Wir müssen mehr wagen” – “We have to dare something” often comes up when the situation is Germany is dicussed. For as long as I remember it has been discussed that our fear of uncertainty, of risk, of failure is harming the German business world. Is our employment law too inflexible, thereby discouraging companies to hire more people? Is the secure life of an employee too valuable to trade it for the uncertainy of working for oneself? For many decades if you had a job in Germany, you usually could have it for life. You got your 28 – 30 days of paid vacation, your six weeks sick leave, your extra month’s salary for Christmas and sometimes for summer, and after a full work life, you got your pension. It was all very foreseeable (for the American readers now cringing in their seats: in Germany foreseeable is good) and secure. Then, the world changed and even in Germany, the heaven of stability, uncertainty crept in (for the German readers now cringing in their seats: it won’t go away, sorry). Suddenly jobs were not that secure anymore, the extra month’s salary was dropped and I won’t even start talking about the pension. People were laid off or found themselves in more short-term employment arrangements.

But…you might be surprised to hear this: Germans can adapt! So German culture started to – slowly! – change and allow more uncertainty, because it was necessary. The number of self-employed people has been steadily rising since the beginning of the 2000s (though the total percentage is still way below the US and many other countries) and among them are quite some people who voluntarily leave secure (and often well-paying) jobs to fulfill their dream. They are often young people who recognize trends like natural cosmetics, healthy food, vegan options, environmentally friendly schemes, handcrafted quality items. Many of them become successfull and are quickly household names, others are gradually building up their business with a small group of dedicated customers. Others fail.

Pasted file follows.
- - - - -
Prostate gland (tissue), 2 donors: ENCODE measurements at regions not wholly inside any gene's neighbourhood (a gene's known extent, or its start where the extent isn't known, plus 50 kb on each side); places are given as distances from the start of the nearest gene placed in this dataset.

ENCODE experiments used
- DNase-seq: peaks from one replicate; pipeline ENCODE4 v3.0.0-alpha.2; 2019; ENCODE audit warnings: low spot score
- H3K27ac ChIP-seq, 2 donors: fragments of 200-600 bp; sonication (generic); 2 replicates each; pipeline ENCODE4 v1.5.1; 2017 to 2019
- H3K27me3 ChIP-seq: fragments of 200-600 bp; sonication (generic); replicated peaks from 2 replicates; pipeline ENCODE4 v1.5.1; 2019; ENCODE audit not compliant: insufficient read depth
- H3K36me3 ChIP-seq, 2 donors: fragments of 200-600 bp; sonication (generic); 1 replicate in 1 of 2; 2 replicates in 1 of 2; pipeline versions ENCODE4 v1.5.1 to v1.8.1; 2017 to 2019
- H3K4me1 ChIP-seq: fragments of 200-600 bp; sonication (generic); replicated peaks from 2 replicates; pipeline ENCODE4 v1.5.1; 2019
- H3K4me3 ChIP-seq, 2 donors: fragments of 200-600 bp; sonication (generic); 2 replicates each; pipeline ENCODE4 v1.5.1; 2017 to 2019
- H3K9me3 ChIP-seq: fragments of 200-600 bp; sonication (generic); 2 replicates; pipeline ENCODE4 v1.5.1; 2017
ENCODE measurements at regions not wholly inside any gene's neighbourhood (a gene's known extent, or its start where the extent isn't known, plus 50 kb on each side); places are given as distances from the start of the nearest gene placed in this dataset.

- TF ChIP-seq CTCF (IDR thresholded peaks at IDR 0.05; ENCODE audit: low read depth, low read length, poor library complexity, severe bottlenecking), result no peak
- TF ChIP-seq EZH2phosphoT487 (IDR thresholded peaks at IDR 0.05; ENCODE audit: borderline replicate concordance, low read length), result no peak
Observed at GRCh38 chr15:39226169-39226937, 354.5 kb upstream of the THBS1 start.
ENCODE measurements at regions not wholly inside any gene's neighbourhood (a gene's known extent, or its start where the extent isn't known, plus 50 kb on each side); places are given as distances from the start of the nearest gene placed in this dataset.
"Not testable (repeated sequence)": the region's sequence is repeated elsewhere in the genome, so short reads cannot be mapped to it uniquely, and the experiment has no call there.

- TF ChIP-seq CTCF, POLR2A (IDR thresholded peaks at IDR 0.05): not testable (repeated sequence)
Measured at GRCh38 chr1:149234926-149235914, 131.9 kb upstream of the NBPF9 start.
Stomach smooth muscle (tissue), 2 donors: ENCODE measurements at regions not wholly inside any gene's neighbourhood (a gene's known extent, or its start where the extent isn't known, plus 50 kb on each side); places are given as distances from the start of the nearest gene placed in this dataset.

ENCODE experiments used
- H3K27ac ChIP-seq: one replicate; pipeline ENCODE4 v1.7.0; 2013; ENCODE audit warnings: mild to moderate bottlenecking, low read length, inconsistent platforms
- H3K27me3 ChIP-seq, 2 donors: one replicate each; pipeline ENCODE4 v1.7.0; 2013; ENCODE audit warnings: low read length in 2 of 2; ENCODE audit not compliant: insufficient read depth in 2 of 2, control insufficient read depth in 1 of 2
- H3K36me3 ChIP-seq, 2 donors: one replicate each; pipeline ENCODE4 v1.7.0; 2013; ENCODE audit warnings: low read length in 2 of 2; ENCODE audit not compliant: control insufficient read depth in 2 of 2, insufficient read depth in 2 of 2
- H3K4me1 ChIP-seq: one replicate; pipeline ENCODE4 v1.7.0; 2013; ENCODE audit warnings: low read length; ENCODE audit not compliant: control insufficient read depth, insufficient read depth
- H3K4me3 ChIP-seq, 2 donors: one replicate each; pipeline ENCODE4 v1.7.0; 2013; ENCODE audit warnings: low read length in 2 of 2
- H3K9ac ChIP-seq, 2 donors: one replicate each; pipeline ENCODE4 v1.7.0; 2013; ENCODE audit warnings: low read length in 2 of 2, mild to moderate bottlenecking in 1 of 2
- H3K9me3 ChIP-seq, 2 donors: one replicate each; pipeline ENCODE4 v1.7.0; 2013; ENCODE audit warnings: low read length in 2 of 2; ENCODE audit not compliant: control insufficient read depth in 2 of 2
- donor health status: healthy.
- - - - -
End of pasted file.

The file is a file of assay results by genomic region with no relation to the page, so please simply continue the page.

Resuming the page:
For a long time, if you failed in Germany, you didn’t talk about it. People would be quick to tell you what you did wrong, what they would have done better and that you were reckless to try anyway. And if after the initial failure you started again, you’d get comments like “But you already failed, just leave it be!” or “You want to start again? Why set yourself up for another failure?” Yes, we’re big on pessimism. Do I need to refer to our history again to explain why? Actually, just a few sentences: while our history has often given us Germans reason for a pessimistic outlook, it also showed us that we are not that bad in picking ourselves up, dust ourselves off and start again – usually quite successfully. So we could allow a bit of optimism into our culture and many of our new young German entrepreneurs are doing just that right now.

Which gets me back to the beginning of these article: Germany’s approach towards failure is starting to change. The failure workshops are fairly new and are rapidly gaining followers. People get up on the stage and share how they failed and what they learned from it. Articles mainly – but not exclusively – aimed at people wanting to start their own business point out that failure is nothing to be feared, that it can be seen as a positive thing, that it is not the end of the road. That said, failure is not yet as accepted as in the US. Many Germans are still wary to enter into a business relationship with or become a customer of someone they know failed before. The uncertainty, you know… Still, the younger generation is showing a marked change of thinking. They dare more, they realize that full stability is a thing of the past, they accept failure and are not scared to talk about it. And often, they are very successful with their approach (maybe on the second of third try) and enrich our business world with original and fun concepts and products.